Skip Navigation LinksHome > December 2010 - Volume 23 - Issue 8 > Accelerated Degeneration After Failed Cervical and Lumbar Nu...
Journal of Spinal Disorders & Techniques:
doi: 10.1097/BSD.0b013e3181cc90dd
Original Articles

Accelerated Degeneration After Failed Cervical and Lumbar Nucleoplasty

Cuellar, Vanessa G. MD*; Cuellar, Jason M. MD, PhD*; Vaccaro, Alexander R. MD, PhD; Carragee, Eugene J. MD; Scuderi, Gaetano J. MD

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Abstract

Study Design: Observational cohort study.

Summary of Background Data: Studies evaluating the treatment of presumed discogenic spine pain using nucleoplasty have reported variable success rates. It has been suggested that these procedures lower the intradiscal pressure, reduce disk protrusion, improve disk hydration, and restore disk height. It is proposed that such structural changes in treated disks correspond to the clinical improvement in patients. Radiographic and clinical evidence showing the efficacy of nucleoplasty remains inadequate.

Objective: To document the comparative changes in magnetic resonance imaging (MRI) the appearance of disk morphology as reflected by Pfirrmann classification scores before and after the nucleoplasty treatment in patients with continued symptoms.

Methods: Twenty-eight consecutive patients with persistent symptoms after nucleoplasty within 1 year of treatment were evaluated. Prenucleoplasty and postnucleoplasty MRIs were evaluated and Pfirrmann scores of the symptomatic level were determined.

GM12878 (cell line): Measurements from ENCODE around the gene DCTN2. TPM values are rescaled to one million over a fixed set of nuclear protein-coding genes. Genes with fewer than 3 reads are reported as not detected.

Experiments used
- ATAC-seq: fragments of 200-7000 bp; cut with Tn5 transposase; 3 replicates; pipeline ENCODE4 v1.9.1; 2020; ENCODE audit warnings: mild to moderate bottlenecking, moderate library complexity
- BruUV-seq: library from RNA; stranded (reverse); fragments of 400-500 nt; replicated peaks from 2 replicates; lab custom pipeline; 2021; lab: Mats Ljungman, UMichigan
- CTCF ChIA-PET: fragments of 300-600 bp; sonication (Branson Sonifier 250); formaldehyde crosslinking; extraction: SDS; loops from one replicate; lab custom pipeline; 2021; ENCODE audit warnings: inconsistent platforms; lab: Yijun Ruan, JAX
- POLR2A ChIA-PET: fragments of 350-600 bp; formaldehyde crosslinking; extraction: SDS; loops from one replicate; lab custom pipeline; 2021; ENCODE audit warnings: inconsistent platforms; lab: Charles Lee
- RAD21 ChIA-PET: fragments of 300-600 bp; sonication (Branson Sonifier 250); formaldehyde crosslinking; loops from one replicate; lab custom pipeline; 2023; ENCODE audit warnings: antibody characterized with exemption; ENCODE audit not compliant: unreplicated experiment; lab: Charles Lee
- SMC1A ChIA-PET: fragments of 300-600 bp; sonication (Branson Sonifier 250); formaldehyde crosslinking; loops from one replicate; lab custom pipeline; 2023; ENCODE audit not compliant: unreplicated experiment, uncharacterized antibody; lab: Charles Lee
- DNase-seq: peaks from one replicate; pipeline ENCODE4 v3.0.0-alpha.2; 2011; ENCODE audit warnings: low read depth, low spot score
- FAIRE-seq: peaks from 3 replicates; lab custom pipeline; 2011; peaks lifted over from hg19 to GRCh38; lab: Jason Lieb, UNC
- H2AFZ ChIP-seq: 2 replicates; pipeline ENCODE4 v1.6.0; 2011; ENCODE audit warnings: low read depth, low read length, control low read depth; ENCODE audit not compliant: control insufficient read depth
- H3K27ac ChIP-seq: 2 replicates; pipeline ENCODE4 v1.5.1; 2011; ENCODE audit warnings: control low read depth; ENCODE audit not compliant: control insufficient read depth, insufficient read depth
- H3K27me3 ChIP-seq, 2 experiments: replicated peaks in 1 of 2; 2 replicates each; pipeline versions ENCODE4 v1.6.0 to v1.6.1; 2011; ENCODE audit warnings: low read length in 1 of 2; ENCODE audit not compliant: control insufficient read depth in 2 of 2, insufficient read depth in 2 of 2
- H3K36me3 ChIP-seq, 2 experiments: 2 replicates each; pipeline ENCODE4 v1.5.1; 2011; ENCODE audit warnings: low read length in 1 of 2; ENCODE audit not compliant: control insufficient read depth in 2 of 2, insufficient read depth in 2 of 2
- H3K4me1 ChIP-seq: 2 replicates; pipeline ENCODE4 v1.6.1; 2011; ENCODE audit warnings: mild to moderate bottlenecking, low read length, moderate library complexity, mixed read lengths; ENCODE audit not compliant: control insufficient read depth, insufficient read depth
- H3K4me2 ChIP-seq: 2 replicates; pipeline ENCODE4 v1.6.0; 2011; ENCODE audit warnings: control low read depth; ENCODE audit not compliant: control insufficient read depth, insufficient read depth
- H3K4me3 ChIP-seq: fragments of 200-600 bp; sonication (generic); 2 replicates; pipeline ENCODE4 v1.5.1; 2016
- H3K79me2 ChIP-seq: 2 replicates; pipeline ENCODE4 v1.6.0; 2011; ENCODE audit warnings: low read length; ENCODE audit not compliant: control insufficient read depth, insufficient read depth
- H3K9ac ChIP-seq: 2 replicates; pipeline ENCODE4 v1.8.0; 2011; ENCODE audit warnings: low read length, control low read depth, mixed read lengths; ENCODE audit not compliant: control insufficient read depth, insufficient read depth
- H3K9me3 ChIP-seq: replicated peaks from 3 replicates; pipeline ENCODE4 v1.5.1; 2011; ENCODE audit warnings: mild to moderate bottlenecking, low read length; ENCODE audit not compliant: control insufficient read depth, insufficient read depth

Results: In all the treated patients, comparison between the prenucleoplasty and the postnucleoplasty MRI of the targeted disks failed to show increased signal hydration, disk space height improvement, or shrinkage of the preoperative disk bulge at a mean time of 6 months after the procedure. Of the 17 cervical levels treated in 12 patients, 5 seemed to show progressive degeneration at treated levels (42% of the patients). Of the 17 lumbar procedures in 16 patients, 4 seemed to show progressive degeneration (25% of the patients) and 1 developed a new spondylolisthesis (6.3%). Thus, 32% of the patients in our cohort showed progressive degeneration at the treated level. The median Pfirrmann score in both prenucleoplasty and postnucleoplasty was 2, and the mean Pfirrmann classification prenucleoplasty and postnucleoplasty was 1.8 and 2.1, respectively (P<0.05, 2-tailed t test).

Conclusion: This study failed to detect any morphologic improvement of disk abnormalities by MRI evaluation in patients with persistent pain, who then underwent nucleoplasty. Thirty-two percent showed progressive degeneration in less than 1 year after nucleoplasty, a rate greater than expected by natural progression during the interval of examination.

© 2010 Lippincott Williams & Wilkins, Inc.

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